I want to suggest therefore that our ‘Pentecost Projection’ map of the world, needs to honour its truly global nature. And it seems to me that our Diocese in Europe has an interesting and important role to play in this. Somehow our very existence can and should help to ‘de-centre’ the rest of the Church of England, from looking at the world through a totally English lens. It is perhaps significant that a few months ago we in this Diocese responded to the imperative that the church should work for racial justice even more quickly than the rest of the Church of England to produce our report ‘Breathing Life’ Racial-Justice-Breathing-Life-April2021.pdf (anglican.org). What are the other ways in which we can offer a ‘global’ challenge to the life of our Church?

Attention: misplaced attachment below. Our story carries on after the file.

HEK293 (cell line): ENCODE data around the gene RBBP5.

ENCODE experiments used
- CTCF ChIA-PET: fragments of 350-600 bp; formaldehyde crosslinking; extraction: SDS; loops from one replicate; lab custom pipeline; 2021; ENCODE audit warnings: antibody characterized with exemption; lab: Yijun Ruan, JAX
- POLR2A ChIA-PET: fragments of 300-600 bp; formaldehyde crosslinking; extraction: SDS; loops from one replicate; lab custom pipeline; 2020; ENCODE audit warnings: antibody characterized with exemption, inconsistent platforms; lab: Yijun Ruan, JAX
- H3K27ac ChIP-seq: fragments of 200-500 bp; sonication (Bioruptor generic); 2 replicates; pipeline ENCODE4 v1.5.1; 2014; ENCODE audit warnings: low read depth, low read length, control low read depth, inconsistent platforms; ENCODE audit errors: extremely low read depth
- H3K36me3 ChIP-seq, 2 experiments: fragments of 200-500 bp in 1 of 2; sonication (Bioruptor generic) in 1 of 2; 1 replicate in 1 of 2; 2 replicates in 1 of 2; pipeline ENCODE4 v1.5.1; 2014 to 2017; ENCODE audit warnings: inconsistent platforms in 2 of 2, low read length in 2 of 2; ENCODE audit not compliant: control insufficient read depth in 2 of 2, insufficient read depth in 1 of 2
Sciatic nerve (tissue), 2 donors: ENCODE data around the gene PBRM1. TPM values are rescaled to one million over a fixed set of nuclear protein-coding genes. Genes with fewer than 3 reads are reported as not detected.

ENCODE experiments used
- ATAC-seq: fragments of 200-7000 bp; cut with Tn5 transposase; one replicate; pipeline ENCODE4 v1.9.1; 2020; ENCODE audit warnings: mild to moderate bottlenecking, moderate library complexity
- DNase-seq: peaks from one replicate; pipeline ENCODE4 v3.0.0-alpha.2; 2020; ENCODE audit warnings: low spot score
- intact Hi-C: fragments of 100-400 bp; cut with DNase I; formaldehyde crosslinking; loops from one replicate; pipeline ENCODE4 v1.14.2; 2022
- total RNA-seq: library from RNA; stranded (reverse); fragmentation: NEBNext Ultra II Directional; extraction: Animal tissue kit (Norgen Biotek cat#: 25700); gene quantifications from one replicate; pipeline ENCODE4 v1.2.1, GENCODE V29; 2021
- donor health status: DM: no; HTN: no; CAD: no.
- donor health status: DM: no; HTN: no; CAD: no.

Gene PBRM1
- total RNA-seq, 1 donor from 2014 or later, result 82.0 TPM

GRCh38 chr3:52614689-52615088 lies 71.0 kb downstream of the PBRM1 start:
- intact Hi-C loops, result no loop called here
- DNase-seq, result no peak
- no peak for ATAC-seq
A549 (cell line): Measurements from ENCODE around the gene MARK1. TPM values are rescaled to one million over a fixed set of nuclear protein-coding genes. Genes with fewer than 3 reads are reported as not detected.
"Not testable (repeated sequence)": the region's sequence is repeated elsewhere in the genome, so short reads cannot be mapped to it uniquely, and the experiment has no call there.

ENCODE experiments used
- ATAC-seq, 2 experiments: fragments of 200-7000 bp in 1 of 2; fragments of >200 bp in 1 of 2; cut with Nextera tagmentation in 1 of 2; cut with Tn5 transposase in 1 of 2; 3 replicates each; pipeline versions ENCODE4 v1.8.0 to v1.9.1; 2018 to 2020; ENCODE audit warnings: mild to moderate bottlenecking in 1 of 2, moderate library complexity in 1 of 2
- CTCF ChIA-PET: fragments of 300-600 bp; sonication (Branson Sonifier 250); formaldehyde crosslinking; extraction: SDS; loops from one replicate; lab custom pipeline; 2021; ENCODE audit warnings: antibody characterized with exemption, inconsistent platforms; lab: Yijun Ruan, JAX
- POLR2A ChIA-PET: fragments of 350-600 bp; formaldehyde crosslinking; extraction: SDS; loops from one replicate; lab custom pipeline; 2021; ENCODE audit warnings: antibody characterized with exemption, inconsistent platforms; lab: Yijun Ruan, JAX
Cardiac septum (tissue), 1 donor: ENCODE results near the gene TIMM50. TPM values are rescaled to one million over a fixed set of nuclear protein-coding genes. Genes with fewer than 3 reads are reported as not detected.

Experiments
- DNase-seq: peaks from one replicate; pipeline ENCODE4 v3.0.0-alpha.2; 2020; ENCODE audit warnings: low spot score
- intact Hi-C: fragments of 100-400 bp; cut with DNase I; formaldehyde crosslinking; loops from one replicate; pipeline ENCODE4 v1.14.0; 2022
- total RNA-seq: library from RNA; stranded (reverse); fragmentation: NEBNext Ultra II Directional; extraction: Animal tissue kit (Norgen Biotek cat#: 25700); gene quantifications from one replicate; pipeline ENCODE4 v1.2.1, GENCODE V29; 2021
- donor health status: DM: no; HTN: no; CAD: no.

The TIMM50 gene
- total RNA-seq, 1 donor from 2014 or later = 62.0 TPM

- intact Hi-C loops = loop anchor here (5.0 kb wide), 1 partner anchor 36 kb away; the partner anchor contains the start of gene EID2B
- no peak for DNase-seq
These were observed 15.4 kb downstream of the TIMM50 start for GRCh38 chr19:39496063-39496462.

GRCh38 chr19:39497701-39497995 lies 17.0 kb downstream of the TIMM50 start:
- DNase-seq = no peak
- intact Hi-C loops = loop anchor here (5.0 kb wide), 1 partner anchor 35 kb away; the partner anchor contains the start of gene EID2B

Of course, in turn, the challenge for those of us who are associated with the Diocese and its life is to ask ourselves some searching questions about what and where we consider OUR own spiritual centre to be, and what we can discover by mapping our world through the ‘Pentecost Projection’? Perhaps the prayer composed by Revd Heather Pencavel, a retired minister of the United Reformed Church, can offer us some inspiration:

God,
You have always seen planet earth as a globe.
You made it that way,
Spherical, on purpose, to dance and spin
To the rhythm of the universe.
It is we who have been flat-earthers
Afraid of falling off the edge,
Afraid to venture far outside
The walls we build
Of colour, race and culture
Help us, God of wisdom and mercy,
To trust your wisdom and believe your Word,
Who made the heavens and the earth to be one universe
Beautiful beyond imagination
Founded on covenant love and justice.
Show us how to build a global community
Redeemed and restored by that same love
Expressed in justice
In fair working practice and just trade